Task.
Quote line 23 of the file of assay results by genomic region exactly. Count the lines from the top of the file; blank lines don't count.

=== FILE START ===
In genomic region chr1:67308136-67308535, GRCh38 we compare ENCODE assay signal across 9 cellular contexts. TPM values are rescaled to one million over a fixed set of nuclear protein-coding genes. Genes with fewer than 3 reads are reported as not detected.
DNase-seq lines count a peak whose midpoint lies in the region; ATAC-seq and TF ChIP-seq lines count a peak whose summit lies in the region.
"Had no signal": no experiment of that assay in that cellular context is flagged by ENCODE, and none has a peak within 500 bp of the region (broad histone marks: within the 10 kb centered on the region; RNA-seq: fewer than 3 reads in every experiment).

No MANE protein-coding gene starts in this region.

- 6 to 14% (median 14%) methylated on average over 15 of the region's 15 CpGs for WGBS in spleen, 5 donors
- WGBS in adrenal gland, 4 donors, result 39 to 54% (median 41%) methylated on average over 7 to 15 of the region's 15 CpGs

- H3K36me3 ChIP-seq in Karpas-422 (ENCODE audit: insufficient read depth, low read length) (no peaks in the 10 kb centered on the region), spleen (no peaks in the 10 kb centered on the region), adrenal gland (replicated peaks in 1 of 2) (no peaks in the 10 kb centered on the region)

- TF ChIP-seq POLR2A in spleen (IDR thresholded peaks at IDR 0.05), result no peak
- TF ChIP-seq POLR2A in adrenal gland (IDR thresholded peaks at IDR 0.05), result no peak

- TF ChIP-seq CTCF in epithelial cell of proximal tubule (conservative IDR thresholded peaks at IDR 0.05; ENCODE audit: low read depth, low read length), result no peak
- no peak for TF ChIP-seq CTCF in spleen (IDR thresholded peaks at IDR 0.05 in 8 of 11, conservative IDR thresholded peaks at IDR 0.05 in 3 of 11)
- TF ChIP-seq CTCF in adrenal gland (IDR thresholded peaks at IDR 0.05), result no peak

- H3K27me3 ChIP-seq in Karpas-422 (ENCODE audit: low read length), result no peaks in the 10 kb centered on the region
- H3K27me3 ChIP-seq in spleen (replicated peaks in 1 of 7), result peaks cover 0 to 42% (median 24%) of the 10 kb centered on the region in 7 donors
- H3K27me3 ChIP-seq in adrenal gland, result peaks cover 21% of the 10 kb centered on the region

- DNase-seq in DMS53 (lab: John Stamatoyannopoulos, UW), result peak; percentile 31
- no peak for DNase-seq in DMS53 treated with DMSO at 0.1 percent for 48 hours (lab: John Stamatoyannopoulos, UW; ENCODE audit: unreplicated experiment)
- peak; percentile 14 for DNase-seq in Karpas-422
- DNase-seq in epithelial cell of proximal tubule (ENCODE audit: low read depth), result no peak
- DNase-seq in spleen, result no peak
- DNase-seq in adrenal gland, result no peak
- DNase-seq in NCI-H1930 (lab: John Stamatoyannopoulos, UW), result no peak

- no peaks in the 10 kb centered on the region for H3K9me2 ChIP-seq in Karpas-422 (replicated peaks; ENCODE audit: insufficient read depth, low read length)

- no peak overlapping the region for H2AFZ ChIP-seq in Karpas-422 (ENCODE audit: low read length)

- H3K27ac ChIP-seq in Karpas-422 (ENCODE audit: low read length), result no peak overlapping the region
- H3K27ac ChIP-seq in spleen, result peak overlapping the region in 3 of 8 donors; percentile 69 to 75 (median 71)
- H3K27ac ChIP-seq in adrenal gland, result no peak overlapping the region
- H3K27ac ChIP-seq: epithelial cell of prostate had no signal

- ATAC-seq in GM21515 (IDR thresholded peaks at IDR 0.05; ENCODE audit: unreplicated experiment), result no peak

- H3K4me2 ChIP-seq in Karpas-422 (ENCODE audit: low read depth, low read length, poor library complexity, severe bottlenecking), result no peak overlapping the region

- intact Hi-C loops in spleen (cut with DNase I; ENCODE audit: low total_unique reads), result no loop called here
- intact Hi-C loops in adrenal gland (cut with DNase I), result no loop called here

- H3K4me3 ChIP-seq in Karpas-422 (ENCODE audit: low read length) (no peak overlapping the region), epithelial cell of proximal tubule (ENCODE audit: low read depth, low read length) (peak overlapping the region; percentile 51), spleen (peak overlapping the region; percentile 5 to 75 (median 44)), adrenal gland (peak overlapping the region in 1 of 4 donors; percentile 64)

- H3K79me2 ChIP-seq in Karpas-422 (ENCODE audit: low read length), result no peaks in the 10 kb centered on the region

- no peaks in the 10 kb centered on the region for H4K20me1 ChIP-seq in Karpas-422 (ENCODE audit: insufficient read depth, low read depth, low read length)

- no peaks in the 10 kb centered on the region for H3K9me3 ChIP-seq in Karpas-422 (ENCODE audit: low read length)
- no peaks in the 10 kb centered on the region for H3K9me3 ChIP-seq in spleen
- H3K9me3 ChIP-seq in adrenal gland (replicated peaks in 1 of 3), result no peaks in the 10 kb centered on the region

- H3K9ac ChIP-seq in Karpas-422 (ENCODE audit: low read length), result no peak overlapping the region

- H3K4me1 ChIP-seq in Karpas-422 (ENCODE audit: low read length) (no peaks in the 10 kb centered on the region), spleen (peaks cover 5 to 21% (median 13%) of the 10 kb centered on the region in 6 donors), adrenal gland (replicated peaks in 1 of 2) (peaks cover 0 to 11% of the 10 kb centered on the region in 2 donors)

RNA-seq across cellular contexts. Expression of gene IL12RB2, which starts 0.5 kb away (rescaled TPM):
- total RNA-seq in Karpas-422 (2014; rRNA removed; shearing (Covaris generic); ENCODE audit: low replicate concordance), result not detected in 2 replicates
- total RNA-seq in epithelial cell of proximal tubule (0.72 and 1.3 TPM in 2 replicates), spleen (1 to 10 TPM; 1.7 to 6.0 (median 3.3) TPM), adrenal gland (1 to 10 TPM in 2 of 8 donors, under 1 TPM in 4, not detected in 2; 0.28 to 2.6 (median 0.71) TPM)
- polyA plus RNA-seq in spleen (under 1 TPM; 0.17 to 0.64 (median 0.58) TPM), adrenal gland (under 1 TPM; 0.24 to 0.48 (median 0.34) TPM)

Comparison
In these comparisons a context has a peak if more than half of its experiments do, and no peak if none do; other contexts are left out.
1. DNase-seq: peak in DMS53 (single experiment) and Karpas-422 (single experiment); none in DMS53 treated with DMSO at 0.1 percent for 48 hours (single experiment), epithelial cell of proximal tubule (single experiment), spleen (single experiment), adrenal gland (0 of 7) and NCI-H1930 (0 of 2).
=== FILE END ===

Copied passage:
- no peaks in the 10 kb centered on the region for H3K9me2 ChIP-seq in Karpas-422 (replicated peaks; ENCODE audit: insufficient read depth, low read length)